Michael Claytor, candidate for state auditor, also briefly spoke and called for Pence to dip into the surplus to pay money owed to parents who adopted special-needs children. Claytor also mentioned the push by some Republicans who want to impeach Obama for using his executive power, but said Pence is doing the same thing at the state level.
"So let's impeach him," he said.
Claytor said the corporate income revenue was up this year for the state, as was the number of jobs, but the income tax revenue was down. Put all that in the calculator, he said, and it's clear average wages are down even though new jobs are being brought into the state.
"We lead the nation in the creation of poverty-level jobs," he said. "The math proves the argument we are not getting good jobs."
Claytor said the state is in the process of reducing corporate and individual tax rates, and, with corporations only paying state rates while individuals pay county (and/or city) rates, individuals will soon be paying higher tax rates than corporations.
"That is ridiculous," he said.
Claytor worked as the campaign treasurer for the late Gov. Frank O'Bannon, whom he said he would have "walked over hot coals for."
U.S. District Nine Congressman candidate Bill Bailey, who supports term limits, said it's "gospel" that he is going to win in November.
"I'm not going to say anything bad about Congressman Young ... we don't have that long tonight," he said.
Rachel Armstrong, candidate for prosecutor, cited statistics that crime in the county is significantly up since 2010: theft, 77 percent; burglaries, 133 percent; child support, 150 percent; child molesting, 200-plus percent; drug dealing, 1,000 percent.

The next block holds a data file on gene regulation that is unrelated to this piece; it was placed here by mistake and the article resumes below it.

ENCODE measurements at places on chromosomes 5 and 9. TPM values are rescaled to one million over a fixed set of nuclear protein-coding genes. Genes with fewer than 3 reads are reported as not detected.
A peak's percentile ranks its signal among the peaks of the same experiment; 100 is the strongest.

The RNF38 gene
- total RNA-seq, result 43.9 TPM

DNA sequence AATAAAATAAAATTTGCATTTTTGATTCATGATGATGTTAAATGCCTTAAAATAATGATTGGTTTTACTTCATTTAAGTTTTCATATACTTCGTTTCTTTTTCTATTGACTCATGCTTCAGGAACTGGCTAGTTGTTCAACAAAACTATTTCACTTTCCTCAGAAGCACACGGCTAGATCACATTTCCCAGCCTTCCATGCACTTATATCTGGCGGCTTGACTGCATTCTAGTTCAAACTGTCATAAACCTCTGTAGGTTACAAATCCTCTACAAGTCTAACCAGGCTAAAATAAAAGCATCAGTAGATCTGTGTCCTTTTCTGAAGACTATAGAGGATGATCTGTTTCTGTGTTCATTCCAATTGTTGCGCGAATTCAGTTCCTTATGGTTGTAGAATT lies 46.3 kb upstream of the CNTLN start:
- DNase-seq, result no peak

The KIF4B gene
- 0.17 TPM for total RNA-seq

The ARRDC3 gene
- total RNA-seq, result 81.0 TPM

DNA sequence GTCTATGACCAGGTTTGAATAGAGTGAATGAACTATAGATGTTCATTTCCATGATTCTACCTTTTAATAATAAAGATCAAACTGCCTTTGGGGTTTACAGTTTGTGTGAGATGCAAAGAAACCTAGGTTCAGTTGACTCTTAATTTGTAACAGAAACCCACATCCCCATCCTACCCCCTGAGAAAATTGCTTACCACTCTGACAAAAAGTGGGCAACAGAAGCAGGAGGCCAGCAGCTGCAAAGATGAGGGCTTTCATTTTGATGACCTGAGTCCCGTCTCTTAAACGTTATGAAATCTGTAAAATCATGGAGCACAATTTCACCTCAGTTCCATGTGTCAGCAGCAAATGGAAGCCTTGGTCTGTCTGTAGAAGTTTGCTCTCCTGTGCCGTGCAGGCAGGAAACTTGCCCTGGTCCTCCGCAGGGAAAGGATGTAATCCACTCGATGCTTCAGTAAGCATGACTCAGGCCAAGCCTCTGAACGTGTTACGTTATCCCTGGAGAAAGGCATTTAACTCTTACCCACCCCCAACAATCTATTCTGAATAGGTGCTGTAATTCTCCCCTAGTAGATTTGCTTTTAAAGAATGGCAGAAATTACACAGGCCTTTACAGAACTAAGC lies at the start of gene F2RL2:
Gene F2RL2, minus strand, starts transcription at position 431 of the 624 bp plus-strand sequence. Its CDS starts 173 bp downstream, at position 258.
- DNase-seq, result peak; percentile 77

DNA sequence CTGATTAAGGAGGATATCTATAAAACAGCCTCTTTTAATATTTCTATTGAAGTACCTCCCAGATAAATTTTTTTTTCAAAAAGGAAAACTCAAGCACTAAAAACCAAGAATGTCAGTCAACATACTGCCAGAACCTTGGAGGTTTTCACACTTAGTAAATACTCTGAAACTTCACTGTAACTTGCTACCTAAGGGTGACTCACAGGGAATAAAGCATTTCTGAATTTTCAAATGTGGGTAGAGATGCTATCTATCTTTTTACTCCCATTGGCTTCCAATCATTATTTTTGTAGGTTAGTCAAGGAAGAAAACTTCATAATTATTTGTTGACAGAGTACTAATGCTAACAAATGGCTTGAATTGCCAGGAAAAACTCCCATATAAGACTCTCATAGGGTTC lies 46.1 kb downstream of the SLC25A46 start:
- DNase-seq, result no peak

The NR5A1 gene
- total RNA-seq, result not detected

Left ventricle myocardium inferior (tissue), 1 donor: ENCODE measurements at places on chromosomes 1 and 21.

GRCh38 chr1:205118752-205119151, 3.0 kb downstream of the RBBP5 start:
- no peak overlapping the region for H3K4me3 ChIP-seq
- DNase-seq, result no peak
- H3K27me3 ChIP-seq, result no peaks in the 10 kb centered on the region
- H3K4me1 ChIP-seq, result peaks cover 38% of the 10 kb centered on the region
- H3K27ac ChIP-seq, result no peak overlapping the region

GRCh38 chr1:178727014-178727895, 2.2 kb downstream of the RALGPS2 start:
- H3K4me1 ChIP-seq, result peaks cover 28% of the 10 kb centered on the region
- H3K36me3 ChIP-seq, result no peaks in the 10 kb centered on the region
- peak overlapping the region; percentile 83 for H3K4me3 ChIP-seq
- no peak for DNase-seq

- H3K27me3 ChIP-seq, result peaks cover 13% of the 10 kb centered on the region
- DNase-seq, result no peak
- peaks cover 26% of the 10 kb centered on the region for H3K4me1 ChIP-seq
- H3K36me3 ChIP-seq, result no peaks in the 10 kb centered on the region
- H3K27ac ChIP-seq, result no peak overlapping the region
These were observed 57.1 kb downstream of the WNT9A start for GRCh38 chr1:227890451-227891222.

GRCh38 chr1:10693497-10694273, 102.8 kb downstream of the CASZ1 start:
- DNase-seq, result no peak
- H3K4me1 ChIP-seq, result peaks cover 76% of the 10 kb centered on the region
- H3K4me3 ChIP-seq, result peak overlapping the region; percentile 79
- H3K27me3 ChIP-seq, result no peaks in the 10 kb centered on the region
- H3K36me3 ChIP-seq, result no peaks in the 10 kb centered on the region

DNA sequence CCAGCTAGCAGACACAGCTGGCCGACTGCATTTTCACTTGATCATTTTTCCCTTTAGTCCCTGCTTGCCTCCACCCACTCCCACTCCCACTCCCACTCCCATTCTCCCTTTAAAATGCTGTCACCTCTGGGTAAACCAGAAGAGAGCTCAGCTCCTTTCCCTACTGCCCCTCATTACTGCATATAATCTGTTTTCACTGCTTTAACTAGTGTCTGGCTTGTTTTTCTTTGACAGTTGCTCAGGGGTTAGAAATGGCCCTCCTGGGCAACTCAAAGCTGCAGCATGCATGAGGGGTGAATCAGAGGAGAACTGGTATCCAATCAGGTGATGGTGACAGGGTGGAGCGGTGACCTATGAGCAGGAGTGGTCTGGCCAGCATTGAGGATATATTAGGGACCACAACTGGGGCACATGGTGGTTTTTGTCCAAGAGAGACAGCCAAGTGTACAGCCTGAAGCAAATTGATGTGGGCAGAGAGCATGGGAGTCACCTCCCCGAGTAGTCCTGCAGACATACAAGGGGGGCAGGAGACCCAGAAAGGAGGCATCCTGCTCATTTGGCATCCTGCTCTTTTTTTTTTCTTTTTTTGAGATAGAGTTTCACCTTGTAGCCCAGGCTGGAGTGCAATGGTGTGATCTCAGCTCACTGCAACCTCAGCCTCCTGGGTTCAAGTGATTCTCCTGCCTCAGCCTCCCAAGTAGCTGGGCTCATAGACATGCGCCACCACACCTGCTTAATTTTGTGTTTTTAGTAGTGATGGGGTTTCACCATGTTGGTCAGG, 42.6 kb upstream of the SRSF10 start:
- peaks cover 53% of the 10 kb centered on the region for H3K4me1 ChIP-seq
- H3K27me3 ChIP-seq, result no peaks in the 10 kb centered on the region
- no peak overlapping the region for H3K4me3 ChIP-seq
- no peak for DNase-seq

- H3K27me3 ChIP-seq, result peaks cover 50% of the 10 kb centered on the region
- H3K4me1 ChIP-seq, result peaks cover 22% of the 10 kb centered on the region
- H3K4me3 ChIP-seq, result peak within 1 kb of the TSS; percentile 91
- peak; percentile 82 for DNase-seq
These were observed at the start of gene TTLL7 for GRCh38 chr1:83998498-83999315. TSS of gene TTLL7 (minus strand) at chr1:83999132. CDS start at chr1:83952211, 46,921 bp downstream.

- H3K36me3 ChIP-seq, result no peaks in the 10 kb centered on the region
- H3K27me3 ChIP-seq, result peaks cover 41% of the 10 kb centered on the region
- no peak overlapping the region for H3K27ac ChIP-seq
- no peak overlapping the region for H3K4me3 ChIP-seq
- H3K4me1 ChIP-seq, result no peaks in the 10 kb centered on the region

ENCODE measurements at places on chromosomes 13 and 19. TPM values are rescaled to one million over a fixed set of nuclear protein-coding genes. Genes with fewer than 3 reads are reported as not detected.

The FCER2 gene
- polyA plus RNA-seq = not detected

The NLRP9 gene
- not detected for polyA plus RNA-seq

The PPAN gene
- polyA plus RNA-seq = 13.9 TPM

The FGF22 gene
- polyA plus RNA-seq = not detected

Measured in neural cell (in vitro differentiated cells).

"And what has the prosecutor done?" she asked. "Over 700 cases have been dismissed."
Sheriff candidate Carl Atwood III asked why the county needs five new officers if they are not going to put people in jail.
District 3 Commissioner candidate Terry Miller referenced his Facebook page where he posted a photo with three cars parked side-by-side in the middle of the road. He said the "nice road" sees 16 cars per day.
"Mr. Klinstiver owns property up and down these roads," he said. "It's not right for an elected official to abuse his power like that."
Dennis Byrd, candidate for Superior Court Judge, and two county council candidates — Kyle Nix (District 1) and Danny Stults (District 4) — also briefly addressed the audience.
Byrd distributed a handout comparing his experience with his opponent.
Kincaid said Councilman Gordon Pendleton, who was unable to attend, has been a staple of the Democrat Party for a long time.
"We need to get him re-elected," he said. "Keep him in your prayers."
Donnie Hussung, District 2 county council candidate, did not attend since the dinner took place on Lanesville Community School Corp. property. Hussung is a member of the Lanesville school board and the dinner could have been seen as electioneering on school property, which is illegal for school employees/officials.
The Outstanding Democrat award for 2014 was given to Sharon Franks, and Harrison County Assessor Lorena (Rena) Stepro won the Lifetime Achievement Award.
The Democrat Party will have a day of action Sept. 27 at the headquarters in downtown Corydon with Sellers and other candidates on hand.